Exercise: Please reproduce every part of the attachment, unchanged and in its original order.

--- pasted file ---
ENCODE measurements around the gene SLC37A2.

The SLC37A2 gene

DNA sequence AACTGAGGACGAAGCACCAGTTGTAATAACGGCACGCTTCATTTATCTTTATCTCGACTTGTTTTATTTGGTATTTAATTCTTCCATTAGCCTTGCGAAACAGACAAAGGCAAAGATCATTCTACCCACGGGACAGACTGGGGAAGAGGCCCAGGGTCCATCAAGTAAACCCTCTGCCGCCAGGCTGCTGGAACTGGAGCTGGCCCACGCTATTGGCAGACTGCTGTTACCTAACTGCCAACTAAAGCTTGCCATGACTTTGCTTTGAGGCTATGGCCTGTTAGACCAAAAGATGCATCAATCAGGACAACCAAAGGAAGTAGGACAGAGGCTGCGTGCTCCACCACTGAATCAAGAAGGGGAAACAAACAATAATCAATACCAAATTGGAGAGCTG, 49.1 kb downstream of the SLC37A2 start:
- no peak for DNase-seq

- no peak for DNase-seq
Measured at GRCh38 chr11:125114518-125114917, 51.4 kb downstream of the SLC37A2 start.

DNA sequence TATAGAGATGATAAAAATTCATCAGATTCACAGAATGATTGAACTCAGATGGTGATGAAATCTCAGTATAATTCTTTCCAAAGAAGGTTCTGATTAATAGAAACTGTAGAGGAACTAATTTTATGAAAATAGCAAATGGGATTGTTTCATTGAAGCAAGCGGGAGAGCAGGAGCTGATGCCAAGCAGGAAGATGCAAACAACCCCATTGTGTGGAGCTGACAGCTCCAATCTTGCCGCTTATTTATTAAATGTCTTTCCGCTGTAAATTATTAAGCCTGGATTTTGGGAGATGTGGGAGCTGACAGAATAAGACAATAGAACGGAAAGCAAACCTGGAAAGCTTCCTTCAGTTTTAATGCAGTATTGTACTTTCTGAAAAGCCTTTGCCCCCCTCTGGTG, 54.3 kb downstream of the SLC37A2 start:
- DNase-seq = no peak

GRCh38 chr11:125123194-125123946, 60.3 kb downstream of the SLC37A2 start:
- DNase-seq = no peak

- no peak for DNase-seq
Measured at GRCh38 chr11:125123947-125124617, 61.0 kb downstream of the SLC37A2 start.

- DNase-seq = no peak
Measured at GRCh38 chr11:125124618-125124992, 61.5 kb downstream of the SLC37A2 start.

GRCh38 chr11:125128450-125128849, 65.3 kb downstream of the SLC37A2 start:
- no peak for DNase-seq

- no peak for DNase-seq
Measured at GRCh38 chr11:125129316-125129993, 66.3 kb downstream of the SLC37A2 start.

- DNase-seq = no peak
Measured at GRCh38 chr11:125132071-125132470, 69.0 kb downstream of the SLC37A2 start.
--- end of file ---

ENCODE measurements around the gene SLC37A2.

The SLC37A2 gene

DNA sequence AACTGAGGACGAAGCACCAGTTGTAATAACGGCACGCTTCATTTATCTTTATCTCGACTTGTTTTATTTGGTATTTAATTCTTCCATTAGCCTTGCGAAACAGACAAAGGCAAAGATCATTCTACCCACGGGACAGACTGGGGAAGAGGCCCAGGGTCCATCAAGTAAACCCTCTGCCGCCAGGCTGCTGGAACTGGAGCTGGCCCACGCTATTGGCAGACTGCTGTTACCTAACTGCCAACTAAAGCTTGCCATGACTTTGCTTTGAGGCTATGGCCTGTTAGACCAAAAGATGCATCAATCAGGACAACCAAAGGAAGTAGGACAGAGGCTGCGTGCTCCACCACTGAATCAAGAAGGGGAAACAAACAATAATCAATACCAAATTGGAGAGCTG, 49.1 kb downstream of the SLC37A2 start:
- no peak for DNase-seq

- no peak for DNase-seq
Measured at GRCh38 chr11:125114518-125114917, 51.4 kb downstream of the SLC37A2 start.

DNA sequence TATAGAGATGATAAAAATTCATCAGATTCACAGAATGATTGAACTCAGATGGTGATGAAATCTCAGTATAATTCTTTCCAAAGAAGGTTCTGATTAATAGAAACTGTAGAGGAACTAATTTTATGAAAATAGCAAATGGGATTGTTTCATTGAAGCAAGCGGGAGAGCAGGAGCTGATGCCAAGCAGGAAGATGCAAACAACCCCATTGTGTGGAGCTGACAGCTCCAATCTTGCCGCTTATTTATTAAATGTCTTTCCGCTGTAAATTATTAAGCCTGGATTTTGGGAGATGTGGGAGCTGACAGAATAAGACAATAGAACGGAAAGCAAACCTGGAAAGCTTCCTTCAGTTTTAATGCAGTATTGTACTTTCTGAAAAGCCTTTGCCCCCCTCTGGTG, 54.3 kb downstream of the SLC37A2 start:
- DNase-seq = no peak

GRCh38 chr11:125123194-125123946, 60.3 kb downstream of the SLC37A2 start:
- DNase-seq = no peak

- no peak for DNase-seq
Measured at GRCh38 chr11:125123947-125124617, 61.0 kb downstream of the SLC37A2 start.

- DNase-seq = no peak
Measured at GRCh38 chr11:125124618-125124992, 61.5 kb downstream of the SLC37A2 start.

GRCh38 chr11:125128450-125128849, 65.3 kb downstream of the SLC37A2 start:
- no peak for DNase-seq

- no peak for DNase-seq
Measured at GRCh38 chr11:125129316-125129993, 66.3 kb downstream of the SLC37A2 start.

- DNase-seq = no peak
Measured at GRCh38 chr11:125132071-125132470, 69.0 kb downstream of the SLC37A2 start.